For example, little 3 year old baby Johnny smacks the cat around the head with his toy hammer from the building set he got for Christmas. The cat screams and tries to scratch Johnny. Johnny has a narrow escape but thinks the whole incident is incredibly funny and laughs out loud! Mum however sees the whole thing and shouts at Johnny “Johnny you are a bad boy. Its wrong to hit the cat!” Sounds fair I suppose, from an adults perspective. However little johnny has just learned something contradictory.
His internal or natural organismic self saw playing with the cat to be fun. He has no understanding or ability to empathise with the pain the cat might feel (a skill he won’t learn for a long time yet) and watching the cat jump is funny! But the external influence (mother) is angry and says this is wrong. The child will internalise her comments as “Its wrong to feel pleasure” which as I’m sure you can see is entirely incorrect. Yet the child will accept the idea as real if it is reinforced by similar chastisement over time. This idea then becomes part of the growing self concept of the child. Rogers called this “sublimation of external frame of reference” or the creation of “Conditions of Worth”.
Over the years of development for a child to gain a healthy personality it is important that the child gain a self concept that is largely in line with his own natural or organismic self. There will always be differences between the two, which is to be expected. But it is when the self concept is widely at variance with the natural self, that personality problems occur. They could take the form of any manner of anxieties, depression and even more seriously develop into mental “illness”.
Another very pertinent idea from what we have discussed so far is the difference between internal and external frames of reference. The child that is allowed to use their own internal processing to largely make choices and decisions is said to have an “internal locus of evaluation”. This provides for a much better possibility for the growth of self esteem and a positive and autonomous personality. The child that is constantly berated and chastised will often become reliant on an “external locus of evaluation” and thus will be reliant on the words and actions of others to determine a particular decision or course of action. Self confidence is usually much lower, but often increased when surrounded by others who support him. This is what we can term a “dependent personality” and is highly prone to conformity and also unstable behaviour.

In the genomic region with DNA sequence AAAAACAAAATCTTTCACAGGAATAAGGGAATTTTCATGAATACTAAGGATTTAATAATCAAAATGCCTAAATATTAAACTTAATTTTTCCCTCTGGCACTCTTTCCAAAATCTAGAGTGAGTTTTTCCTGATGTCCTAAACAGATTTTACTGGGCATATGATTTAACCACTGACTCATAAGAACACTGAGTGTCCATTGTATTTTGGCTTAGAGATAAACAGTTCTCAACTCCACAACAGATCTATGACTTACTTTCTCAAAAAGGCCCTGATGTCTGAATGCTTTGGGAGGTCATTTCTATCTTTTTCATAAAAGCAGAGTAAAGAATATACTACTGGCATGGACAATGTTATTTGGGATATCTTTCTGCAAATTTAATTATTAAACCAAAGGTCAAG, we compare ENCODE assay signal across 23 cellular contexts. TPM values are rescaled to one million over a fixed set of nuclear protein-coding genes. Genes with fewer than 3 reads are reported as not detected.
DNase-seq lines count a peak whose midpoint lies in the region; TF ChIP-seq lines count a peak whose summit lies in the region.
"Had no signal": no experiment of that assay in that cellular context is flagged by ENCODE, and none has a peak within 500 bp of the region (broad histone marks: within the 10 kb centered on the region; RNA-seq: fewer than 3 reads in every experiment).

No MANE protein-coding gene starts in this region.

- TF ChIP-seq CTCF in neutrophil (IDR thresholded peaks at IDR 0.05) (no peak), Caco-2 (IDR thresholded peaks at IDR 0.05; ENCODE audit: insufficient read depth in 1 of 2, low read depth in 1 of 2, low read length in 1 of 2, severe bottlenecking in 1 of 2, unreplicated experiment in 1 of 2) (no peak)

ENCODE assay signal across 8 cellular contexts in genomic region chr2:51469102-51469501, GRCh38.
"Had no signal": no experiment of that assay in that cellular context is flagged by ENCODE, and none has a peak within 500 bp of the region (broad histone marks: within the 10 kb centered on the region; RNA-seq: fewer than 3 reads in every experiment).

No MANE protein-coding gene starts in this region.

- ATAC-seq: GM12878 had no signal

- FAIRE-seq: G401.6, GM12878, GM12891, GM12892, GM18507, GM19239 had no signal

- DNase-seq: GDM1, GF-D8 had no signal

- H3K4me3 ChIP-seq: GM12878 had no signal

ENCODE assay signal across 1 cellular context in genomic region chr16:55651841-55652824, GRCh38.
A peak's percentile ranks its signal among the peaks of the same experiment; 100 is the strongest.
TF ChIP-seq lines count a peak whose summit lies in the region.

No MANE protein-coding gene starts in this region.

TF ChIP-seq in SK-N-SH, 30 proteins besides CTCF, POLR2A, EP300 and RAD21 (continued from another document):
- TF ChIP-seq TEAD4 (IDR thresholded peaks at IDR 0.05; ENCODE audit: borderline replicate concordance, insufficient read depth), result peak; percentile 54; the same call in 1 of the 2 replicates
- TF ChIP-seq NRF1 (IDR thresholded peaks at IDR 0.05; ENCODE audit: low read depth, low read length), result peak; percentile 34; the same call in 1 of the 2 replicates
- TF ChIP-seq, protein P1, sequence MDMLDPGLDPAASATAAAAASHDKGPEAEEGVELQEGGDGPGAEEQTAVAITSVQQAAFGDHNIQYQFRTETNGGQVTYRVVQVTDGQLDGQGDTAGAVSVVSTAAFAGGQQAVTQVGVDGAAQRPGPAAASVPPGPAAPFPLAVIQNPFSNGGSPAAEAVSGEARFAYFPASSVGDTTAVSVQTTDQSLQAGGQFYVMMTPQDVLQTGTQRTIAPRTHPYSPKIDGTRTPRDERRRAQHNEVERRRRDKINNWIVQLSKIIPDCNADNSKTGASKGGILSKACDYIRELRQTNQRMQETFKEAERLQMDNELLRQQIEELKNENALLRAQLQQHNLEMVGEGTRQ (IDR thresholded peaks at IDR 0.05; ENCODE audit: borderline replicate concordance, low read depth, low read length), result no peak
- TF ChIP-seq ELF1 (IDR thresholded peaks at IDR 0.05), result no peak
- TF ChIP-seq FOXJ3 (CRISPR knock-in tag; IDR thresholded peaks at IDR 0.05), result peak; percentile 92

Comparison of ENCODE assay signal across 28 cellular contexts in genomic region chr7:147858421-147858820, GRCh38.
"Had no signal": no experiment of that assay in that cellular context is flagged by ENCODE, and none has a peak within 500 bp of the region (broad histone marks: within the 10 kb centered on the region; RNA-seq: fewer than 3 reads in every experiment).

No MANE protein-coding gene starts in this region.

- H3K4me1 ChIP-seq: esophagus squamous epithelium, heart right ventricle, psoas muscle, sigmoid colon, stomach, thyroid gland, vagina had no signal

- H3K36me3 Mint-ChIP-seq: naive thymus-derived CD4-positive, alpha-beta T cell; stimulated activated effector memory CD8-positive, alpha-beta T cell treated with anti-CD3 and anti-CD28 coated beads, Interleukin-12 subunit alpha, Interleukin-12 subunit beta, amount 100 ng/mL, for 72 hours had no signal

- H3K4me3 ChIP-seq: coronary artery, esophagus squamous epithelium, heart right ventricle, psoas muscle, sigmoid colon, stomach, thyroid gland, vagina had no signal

And the Muslim?
Ok so this article is supposed to be about the mindset of the average Muslim, so let’s begin by taking a look at their behaviour in a larger context, but remaining within the confines of what we see in Britain today. Let’s start at the mosque and Islamic worship in general. Islam requires that men and women should be separated. Men take the main space in the mosque, while women occupy a place which is partitioned from the men, effectively hiding them. All are required to sit on a carpet on the floor, and prostrate themselves before Allah, while repeating ritualistic utterances as a form of prayer. They must also orient themselves towards the most holy of Islamic places, the so called “Birthplace of Islam”, Mecca. They are required to pray in this manner 5 times a day, the first of which is around 5am.